A family’s history told through Christmas tradition
Steamboat Springs — In the living room of Jerry Nelson, part-time Steamboat Springs resident from Wichita, Kansas, a tree — save for a few lights strewn about and the small gifts waiting for children and grandchildren to unwrap — stands bare on Christmas Eve.
On command, the featured gifts are unwrapped to reveal miniature wood carvings commemorating family memories of the past year.
“He always kept it a secret of what he was carving until Christmas Eve,” said Sara Stauffer, Nelson’s daughter, whose own children have grown to love the family tradition. “It’s a treasure, almost like a Christmas ornament journal — I love it.”
It’s a tradition that has been part of the Nelson family since 1966.
Creating memorabilia of engagements, births and other family milestones, Nelson hand-carves wooden ornaments that resemble animals or symbols of sentimental value. As his children grew older, the ornaments took on characteristics of school mascots, from junior high through college.
Nelson said inspiration for the ornaments originates with his family.
“I started these wood carving because I wanted to have something lasting,” he said. “I would dream about ideas of the ornaments — of what the family had done throughout the year — and came up with ornaments that I thought they might enjoy.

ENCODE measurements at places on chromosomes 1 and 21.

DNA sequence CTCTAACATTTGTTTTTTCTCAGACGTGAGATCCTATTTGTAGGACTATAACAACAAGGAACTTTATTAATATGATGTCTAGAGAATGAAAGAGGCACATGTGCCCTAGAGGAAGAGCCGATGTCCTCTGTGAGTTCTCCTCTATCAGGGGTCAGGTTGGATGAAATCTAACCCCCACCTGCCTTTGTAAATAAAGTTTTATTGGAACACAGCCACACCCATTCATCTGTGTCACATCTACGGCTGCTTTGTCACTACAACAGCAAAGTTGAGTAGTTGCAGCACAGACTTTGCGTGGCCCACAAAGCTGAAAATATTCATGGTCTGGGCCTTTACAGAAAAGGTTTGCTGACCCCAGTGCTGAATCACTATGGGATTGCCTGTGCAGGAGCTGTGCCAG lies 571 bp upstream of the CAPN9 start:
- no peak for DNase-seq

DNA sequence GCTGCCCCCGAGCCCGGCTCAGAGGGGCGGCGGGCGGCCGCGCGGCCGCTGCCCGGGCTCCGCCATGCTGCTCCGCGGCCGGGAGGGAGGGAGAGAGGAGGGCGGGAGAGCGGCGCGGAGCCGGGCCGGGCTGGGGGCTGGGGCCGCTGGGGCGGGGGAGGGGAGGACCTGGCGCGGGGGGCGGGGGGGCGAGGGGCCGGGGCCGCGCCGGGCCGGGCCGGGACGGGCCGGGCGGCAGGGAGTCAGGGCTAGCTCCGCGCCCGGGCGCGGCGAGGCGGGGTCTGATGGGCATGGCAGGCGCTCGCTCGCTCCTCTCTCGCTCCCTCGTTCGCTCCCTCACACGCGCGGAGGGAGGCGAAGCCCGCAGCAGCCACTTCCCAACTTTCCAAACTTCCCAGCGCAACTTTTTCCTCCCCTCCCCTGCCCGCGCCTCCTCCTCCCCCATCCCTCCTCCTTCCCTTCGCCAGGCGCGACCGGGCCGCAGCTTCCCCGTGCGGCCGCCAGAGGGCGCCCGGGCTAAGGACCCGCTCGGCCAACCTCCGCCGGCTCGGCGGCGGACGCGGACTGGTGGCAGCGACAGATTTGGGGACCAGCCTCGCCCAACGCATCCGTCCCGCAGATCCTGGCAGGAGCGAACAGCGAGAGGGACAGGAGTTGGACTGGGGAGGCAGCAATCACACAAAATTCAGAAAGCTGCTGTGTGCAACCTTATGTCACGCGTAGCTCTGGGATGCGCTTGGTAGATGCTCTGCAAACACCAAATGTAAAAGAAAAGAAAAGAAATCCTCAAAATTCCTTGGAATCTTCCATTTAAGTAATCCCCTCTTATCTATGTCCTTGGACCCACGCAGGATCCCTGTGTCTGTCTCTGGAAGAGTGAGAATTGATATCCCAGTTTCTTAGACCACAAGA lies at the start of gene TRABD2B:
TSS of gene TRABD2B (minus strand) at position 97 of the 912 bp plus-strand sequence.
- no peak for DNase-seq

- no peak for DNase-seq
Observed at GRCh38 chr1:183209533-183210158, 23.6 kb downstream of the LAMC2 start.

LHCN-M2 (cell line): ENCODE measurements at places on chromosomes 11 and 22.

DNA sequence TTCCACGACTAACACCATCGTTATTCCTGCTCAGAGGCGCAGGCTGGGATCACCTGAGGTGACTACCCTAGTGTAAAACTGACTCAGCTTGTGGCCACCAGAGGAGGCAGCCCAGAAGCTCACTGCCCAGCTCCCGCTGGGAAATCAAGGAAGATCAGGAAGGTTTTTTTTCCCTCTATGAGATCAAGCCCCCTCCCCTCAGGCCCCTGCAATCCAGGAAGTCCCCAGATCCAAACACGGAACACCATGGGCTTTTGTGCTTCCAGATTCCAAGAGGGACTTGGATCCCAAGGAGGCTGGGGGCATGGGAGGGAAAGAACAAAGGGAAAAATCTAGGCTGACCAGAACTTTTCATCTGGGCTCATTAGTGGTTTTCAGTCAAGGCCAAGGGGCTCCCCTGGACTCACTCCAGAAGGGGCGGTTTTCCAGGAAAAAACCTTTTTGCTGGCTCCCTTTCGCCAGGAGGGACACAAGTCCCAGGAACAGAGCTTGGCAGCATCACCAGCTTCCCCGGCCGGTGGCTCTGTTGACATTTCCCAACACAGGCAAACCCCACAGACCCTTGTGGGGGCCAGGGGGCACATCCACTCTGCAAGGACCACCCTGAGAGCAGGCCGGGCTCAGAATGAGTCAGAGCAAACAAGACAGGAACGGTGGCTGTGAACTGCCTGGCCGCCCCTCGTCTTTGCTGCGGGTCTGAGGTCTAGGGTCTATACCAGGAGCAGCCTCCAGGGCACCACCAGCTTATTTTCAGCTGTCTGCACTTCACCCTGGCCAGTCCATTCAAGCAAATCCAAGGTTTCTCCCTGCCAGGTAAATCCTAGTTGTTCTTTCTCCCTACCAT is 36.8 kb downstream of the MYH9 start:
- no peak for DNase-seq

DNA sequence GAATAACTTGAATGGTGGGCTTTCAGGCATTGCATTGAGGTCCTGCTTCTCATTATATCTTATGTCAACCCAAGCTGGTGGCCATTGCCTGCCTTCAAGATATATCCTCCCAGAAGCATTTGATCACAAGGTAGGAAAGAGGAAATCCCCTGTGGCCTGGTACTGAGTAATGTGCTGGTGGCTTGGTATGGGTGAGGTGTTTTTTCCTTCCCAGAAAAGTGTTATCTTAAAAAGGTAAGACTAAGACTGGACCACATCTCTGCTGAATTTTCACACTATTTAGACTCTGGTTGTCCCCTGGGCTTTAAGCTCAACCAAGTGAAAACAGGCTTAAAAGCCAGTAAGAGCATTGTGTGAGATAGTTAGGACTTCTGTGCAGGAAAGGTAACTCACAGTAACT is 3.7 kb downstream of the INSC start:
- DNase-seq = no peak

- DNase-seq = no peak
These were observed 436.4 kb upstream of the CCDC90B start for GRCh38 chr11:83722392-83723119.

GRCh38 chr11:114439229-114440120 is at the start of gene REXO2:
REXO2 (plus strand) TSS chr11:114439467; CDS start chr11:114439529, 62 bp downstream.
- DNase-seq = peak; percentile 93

“This has been my most consistent ritual for my whole life. I’ve grown to appreciate what a unique family tradition this is. I don’t know anybody else that has their family history told in ornaments hard-carved by the family patriarch.”
Prior to retirement, Nelson worked in a plastic surgery residency in Kansas, a career that gave him a familiarity with surface contouring. He also took drawing and sculpture workshops over the years, all of which have combined to for the foundation of his hand-carved ornaments.
He began carving balsa wood, which is light and soft enough to be sculpted with a surgical scalpel. A few years later, his wife gave him a woodcarving set for Christmas, and he began carving other types of wood, from pine basswood to sugar pine.
Each year, he would make as many as four ornaments through a process that starts with a sketch or clay sculpture and can take as long as eight hours to complete.
Stauffer said one of her favorite ornaments is of a mouse that resembles a pet mouse she had when she was about 10 year old. Another ornament was inspired when Stauffer’s son proposed to his wife with a wooden engagement ring made from the tree limb his childhood swing used to hang from.
Nelson used wood from the same limb to carve a boy elf pushing a girl elf on a swing.
To capture the story that accompanies each of the whimsical, yet non-traditional, Christmas ornaments, Stauffer created a book of photos and descriptions of each to document the carvings and memories.
This year, Nelson said he wanted to commemorate his son’s induction into the International Marathon Swimming Hall of Fame by creating an ornament of his school’s mascot — Massachusetts Institute of Technology’s “Tim the Beaver” — being inducted into the hall of fame.
“Because they tell the family story, they are priceless,” Stauffer said. “It’s a special, heart-warming tradition for our family that is one of the constants of Christmas.”
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